"When people buy [fish foods] on the Internet, they have to wait for shipping, so we always have that competitive edge.”

“Internet competition is always a worry for us,” said Jeff Leung, manager of Aqua-World Pet Super Center in Pittsburgh. “We’ve been lowering our prices to make [the business] more competitive … When people buy [fish foods] on the Internet, they have to wait for shipping, so we always have that competitive edge.”

Merchandising
An advantage brick-and-mortars have is that they can showcase aquariums and market freeze-dried foods directly to new customers, who might prefer a simplified feeding option.

“Nano tanks are really popular right now, and specifically nano freshwater planted tanks and dwarf shrimp tanks,” said Ed Dean, store manager for Aqua Life Aquarium in Rocklin, Calif.

This interest in small nano setups skews toward beginners, which offers retailers the opportunity to push foods such as freeze-dried options to simplify upkeep and help customers stay in the hobby.

For experienced hobbyists and long-time customers, two keys to generating new food sales are pricing and discount offers.

“I’d say the biggest thing when it comes to food is price point,” Dean said. “People are all about price point. They don’t want to buy the [lowest priced] item out there, but they’re going to buy the next step up from the cheapest they can find.

“The biggest thing when it comes to repeat customers is [having] sales,” he added. “People love food on sale, and most foods have a really high mark up, so it’s really easy to do a buy-one-get-one-free [offer]. It makes a big difference, because customers are going to be buying food anyway, and if they see that as a sale, they will come here instead of going to any of my competitors.”

New to the Category
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Though traditional freeze-dried offerings such as Cyclops, Mysis, krill and bloodworms, among others, have been available for a long time, there is a new type of freeze-dried foods that is gaining buzz.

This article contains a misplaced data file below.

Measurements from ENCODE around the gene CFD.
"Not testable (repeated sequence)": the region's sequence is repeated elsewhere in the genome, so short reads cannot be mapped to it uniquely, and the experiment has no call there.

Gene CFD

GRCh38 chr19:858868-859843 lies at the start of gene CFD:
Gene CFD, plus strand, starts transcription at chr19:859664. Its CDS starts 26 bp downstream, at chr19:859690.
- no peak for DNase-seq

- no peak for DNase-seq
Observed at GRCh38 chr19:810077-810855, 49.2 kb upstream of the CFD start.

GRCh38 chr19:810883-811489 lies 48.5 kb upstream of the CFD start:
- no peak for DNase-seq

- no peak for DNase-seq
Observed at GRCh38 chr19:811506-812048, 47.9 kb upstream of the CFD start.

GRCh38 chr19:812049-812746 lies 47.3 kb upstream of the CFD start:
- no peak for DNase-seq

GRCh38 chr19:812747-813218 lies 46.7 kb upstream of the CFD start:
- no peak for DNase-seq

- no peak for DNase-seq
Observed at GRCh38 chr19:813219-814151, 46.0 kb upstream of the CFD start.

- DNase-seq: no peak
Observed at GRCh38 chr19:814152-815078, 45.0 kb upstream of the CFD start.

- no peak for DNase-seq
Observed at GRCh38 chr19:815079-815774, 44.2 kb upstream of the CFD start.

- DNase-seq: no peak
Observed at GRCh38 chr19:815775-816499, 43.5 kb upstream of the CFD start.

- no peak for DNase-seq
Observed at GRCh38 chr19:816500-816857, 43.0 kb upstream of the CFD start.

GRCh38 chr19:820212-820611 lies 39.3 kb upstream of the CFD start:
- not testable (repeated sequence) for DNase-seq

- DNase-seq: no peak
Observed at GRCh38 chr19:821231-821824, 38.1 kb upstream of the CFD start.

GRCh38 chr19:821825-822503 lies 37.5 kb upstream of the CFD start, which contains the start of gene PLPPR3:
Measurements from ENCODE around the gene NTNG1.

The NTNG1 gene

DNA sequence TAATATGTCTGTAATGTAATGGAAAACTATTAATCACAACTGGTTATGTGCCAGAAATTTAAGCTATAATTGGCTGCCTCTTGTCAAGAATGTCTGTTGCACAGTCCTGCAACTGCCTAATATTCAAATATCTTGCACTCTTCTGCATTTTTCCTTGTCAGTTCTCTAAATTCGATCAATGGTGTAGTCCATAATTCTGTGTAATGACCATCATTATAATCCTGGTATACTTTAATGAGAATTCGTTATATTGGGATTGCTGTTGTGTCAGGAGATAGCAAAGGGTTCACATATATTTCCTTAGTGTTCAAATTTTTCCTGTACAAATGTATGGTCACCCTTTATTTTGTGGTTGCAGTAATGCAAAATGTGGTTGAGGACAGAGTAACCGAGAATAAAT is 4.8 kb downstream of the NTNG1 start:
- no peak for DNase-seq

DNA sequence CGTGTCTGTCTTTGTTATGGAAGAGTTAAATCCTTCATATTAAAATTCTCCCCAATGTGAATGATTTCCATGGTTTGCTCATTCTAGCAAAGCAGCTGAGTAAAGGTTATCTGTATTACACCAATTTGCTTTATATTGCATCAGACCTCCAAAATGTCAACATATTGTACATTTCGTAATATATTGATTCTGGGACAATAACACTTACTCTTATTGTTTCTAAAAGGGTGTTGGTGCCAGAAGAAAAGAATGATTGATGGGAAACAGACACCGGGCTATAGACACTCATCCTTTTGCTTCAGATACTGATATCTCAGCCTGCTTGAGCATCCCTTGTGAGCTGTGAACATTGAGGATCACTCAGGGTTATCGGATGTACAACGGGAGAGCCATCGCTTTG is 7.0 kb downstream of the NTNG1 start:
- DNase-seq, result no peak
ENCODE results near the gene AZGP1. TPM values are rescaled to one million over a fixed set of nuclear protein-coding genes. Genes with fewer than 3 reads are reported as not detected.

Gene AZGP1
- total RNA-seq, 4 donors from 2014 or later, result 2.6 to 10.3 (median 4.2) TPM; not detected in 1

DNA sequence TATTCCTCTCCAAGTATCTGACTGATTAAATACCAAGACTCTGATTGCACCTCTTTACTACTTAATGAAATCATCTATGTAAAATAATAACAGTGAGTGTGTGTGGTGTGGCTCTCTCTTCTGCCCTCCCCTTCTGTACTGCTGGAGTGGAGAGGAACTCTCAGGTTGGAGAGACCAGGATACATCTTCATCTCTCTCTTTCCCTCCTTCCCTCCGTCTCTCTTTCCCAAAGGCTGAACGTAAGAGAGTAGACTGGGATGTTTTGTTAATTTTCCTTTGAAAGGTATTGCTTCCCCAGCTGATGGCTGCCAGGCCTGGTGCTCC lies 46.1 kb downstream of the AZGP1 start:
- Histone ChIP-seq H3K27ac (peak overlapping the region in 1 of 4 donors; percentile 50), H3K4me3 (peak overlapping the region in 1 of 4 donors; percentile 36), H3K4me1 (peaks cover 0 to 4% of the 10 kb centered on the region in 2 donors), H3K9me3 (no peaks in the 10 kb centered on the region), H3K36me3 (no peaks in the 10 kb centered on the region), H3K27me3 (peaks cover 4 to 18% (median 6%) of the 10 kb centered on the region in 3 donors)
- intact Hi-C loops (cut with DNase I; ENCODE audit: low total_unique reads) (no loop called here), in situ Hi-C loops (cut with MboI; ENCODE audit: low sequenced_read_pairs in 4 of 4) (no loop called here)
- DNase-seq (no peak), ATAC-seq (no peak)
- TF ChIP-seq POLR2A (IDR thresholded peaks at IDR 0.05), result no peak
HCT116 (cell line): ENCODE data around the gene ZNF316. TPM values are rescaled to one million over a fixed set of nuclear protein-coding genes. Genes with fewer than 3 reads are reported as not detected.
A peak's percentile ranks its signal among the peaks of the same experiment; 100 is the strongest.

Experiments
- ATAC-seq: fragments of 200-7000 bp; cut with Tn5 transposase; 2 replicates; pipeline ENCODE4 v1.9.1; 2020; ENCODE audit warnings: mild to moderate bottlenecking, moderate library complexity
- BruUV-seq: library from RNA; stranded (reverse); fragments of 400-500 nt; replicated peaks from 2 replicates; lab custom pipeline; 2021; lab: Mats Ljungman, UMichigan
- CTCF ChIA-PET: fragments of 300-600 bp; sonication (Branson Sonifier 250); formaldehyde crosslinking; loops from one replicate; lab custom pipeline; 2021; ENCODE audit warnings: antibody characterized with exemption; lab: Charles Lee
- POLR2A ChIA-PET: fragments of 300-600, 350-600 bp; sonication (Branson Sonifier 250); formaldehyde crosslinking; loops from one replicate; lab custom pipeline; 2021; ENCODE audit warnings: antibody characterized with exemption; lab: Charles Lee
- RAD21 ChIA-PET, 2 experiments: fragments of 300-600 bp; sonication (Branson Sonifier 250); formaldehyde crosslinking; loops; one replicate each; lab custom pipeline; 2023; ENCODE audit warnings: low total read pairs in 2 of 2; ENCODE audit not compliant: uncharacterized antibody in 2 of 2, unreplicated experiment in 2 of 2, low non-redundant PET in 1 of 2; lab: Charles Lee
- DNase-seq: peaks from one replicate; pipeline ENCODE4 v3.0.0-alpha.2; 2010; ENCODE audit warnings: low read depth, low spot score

“There’s also a lot of [freeze-dried] powdered coral foods and powdered shrimp foods that you stir up and turn into a gel, which are becoming very popular,” said Ed Dean, store manager for Aqua Life Aquarium in Rocklin, Calif.

Unlike traditional freeze-dried products, these are formulated to be mixed and turned into a gel food.

“The new items coming from Dr. Tim’s show promise,” said Steven Oberg, aquatics manager at Preuss Pets in Lansing, Mich. “There are freeze-dried peas, small shrimp, as well as dried garlic that comes in these little pepper grinder containers. These are ground up and added to a frozen food gel-type formula.  It’s a cool idea, and we’re curious to see how it works out.”

Other novel competing food products are appearing on the market as well, beyond the shift to new frozen foods.

“There’s a lot of funky foods [coming out],” Dean said. “They’re not necessarily freeze dried, but they’re coming out with a lot of canned foods that I actually really like. [For example,] Zoo Med’s new Can of Cyclops. They have canned brine shrimp and canned snails, too. It comes out clean and it’s pre-cooked, which sounds weird, but it tends to stay in the fridge a little bit better.”

The advantage of freeze-dried fish food is still the same, and it still makes sense for some retailers and their customers.

“Freeze-dried foods … remove water for stability and storage while preserving all of the benefits of the original product,” said Aleck Brooks, specialty sales for San Francisco Bay Brand in Newark, Calif. “What you get is the convenience and the nutrition of fresh and frozen in a jar.”


This article originally appeared in the January 2016 issue of Pet Product News.